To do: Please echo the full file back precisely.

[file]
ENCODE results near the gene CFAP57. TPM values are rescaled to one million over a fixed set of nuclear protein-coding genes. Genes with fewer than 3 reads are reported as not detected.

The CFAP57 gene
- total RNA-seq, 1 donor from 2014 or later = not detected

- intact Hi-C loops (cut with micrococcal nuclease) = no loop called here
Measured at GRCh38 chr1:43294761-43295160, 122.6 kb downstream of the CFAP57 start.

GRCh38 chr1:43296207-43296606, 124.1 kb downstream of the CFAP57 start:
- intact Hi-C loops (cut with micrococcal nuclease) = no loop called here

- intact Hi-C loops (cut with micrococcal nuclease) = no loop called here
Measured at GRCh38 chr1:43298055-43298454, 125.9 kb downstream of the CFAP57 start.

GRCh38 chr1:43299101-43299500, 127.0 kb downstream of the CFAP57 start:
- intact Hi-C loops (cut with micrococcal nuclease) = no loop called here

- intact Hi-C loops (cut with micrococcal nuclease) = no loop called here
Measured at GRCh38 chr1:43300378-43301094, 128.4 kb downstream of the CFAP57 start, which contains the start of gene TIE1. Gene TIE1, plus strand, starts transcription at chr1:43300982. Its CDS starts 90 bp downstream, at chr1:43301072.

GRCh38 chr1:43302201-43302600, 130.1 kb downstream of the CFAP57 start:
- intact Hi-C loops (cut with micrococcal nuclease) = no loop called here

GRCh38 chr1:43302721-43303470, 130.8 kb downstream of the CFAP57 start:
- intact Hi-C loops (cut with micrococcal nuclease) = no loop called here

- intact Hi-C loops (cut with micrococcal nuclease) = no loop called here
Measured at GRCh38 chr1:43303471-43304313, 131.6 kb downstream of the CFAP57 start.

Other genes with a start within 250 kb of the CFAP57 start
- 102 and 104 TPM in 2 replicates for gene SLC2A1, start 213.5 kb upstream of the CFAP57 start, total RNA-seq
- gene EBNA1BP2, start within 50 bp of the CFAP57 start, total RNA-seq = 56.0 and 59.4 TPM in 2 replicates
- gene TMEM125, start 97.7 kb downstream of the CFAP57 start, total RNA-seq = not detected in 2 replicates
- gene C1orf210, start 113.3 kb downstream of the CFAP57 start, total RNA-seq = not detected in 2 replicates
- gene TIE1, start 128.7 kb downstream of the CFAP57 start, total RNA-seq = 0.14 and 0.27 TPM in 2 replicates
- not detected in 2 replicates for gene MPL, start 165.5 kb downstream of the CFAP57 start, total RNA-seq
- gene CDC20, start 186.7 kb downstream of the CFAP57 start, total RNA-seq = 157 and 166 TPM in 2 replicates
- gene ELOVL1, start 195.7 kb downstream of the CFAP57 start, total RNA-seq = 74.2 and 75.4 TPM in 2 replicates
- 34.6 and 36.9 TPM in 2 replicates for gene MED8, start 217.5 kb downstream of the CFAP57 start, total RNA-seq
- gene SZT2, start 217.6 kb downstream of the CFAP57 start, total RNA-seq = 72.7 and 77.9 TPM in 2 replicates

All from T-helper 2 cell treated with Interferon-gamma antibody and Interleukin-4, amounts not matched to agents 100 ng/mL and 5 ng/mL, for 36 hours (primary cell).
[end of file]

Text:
ENCODE results near the gene CFAP57. TPM values are rescaled to one million over a fixed set of nuclear protein-coding genes. Genes with fewer than 3 reads are reported as not detected.

The CFAP57 gene
- total RNA-seq, 1 donor from 2014 or later = not detected

- intact Hi-C loops (cut with micrococcal nuclease) = no loop called here
Measured at GRCh38 chr1:43294761-43295160, 122.6 kb downstream of the CFAP57 start.

GRCh38 chr1:43296207-43296606, 124.1 kb downstream of the CFAP57 start:
- intact Hi-C loops (cut with micrococcal nuclease) = no loop called here

- intact Hi-C loops (cut with micrococcal nuclease) = no loop called here
Measured at GRCh38 chr1:43298055-43298454, 125.9 kb downstream of the CFAP57 start.

GRCh38 chr1:43299101-43299500, 127.0 kb downstream of the CFAP57 start:
- intact Hi-C loops (cut with micrococcal nuclease) = no loop called here

- intact Hi-C loops (cut with micrococcal nuclease) = no loop called here
Measured at GRCh38 chr1:43300378-43301094, 128.4 kb downstream of the CFAP57 start, which contains the start of gene TIE1. Gene TIE1, plus strand, starts transcription at chr1:43300982. Its CDS starts 90 bp downstream, at chr1:43301072.

GRCh38 chr1:43302201-43302600, 130.1 kb downstream of the CFAP57 start:
- intact Hi-C loops (cut with micrococcal nuclease) = no loop called here

GRCh38 chr1:43302721-43303470, 130.8 kb downstream of the CFAP57 start:
- intact Hi-C loops (cut with micrococcal nuclease) = no loop called here

- intact Hi-C loops (cut with micrococcal nuclease) = no loop called here
Measured at GRCh38 chr1:43303471-43304313, 131.6 kb downstream of the CFAP57 start.

Other genes with a start within 250 kb of the CFAP57 start
- 102 and 104 TPM in 2 replicates for gene SLC2A1, start 213.5 kb upstream of the CFAP57 start, total RNA-seq
- gene EBNA1BP2, start within 50 bp of the CFAP57 start, total RNA-seq = 56.0 and 59.4 TPM in 2 replicates
- gene TMEM125, start 97.7 kb downstream of the CFAP57 start, total RNA-seq = not detected in 2 replicates
- gene C1orf210, start 113.3 kb downstream of the CFAP57 start, total RNA-seq = not detected in 2 replicates
- gene TIE1, start 128.7 kb downstream of the CFAP57 start, total RNA-seq = 0.14 and 0.27 TPM in 2 replicates
- not detected in 2 replicates for gene MPL, start 165.5 kb downstream of the CFAP57 start, total RNA-seq
- gene CDC20, start 186.7 kb downstream of the CFAP57 start, total RNA-seq = 157 and 166 TPM in 2 replicates
- gene ELOVL1, start 195.7 kb downstream of the CFAP57 start, total RNA-seq = 74.2 and 75.4 TPM in 2 replicates
- 34.6 and 36.9 TPM in 2 replicates for gene MED8, start 217.5 kb downstream of the CFAP57 start, total RNA-seq
- gene SZT2, start 217.6 kb downstream of the CFAP57 start, total RNA-seq = 72.7 and 77.9 TPM in 2 replicates

All from T-helper 2 cell treated with Interferon-gamma antibody and Interleukin-4, amounts not matched to agents 100 ng/mL and 5 ng/mL, for 36 hours (primary cell).